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Phoronix Test Suite

OpenBenchmarking.org

GCC 5.0 Doesn't Show Much Difference Yet For AMD's Steamroller

Compiler

Published on 15 August 2014 10:40 AM EDT
Written by Michael Larabel in Compiler
14 Comments

There's been a lot of AMD APU tests this week on Phoronix with having the newest Kaveri APUs. Our latest APU adventure is seeing how well the GCC performance compares between GCC 4.9 and GCC 4.10, what's expected to become GCC 5.0.

GCC 4.10 has been under development since the 4.9.0 release near the beginning of the year. However, at the GNU Tools Cauldron it was agreed upon that GCC 4.10 will most likely become GCC 5.0 upon its release in 2015. The GCC version scheme is also being shaken up for future releases. Years ago there was talk of GCC 5.0 being modular and more like LLVM but to date there's no "killer features" of GCC 5.0 at this point in its SVN code-base.


Anyhow, for seeing if the performance has changed at all of GCC 4.9 stable vs. GCC 4.10 (GCC 5.0) I compared the performance of GCC 4.9.1 against the GCC 4.10 20140810 bi-weekly development snapshot. Both compilers were built the same from the Ubuntu 14.04 x86_64 Linux host with A10-7800 Kaveri APU. The CFLAGS/CXXFLAGS compiler flags were maintained the same for both compilers.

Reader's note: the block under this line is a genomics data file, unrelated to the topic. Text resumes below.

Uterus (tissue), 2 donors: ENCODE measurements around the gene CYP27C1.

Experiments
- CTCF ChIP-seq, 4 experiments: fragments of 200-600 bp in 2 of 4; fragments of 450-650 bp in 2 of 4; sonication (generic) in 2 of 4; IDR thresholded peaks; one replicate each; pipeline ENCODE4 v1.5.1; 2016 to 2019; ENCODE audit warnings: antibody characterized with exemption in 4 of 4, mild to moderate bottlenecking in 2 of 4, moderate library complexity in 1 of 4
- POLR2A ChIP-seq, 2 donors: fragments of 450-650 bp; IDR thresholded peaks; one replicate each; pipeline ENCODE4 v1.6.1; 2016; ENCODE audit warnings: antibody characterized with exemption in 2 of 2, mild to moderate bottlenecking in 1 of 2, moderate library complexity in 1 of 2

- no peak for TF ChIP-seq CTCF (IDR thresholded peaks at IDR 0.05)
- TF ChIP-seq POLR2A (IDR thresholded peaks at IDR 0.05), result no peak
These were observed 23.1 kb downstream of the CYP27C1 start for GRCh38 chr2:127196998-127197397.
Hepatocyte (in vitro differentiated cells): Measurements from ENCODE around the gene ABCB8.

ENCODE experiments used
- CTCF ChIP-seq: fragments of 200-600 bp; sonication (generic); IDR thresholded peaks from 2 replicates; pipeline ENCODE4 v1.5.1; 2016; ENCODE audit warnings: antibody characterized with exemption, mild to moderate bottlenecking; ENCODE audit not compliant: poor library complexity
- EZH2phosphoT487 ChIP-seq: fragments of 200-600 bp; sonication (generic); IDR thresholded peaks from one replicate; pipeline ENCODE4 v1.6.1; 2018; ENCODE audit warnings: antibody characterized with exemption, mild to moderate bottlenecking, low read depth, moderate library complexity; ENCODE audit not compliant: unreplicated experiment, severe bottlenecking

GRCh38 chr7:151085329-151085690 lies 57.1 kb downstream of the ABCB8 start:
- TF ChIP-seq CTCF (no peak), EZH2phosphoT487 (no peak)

Overall there isn't too much to get excited about with these GCC 4.9 vs. 4.10 compiler benchmarks on the A10-7800 "Kaveri" setup but you can find all the data via this OpenBenchmarking.org result file. For the most part the performance is the same but there's a few areas of differences.

More Intel/AMD x86 and ARM benchmarks of GCC 4.10/5.0 will come when the state of the code-base is more distinctive from GCC 4.9 stable.

About The Author
Michael Larabel is the principal author of Phoronix.com and founded the web-site in 2004 with a focus on enriching the Linux hardware experience and being the largest web-site devoted to Linux hardware reviews, particularly for products relevant to Linux gamers and enthusiasts but also commonly reviewing servers/workstations and embedded Linux devices. Michael has written more than 10,000 articles covering the state of Linux hardware support, Linux performance, graphics hardware drivers, and other topics. Michael is also the lead developer of the Phoronix Test Suite, Phoromatic, and OpenBenchmarking.org automated testing software. He can be followed via and or contacted via .
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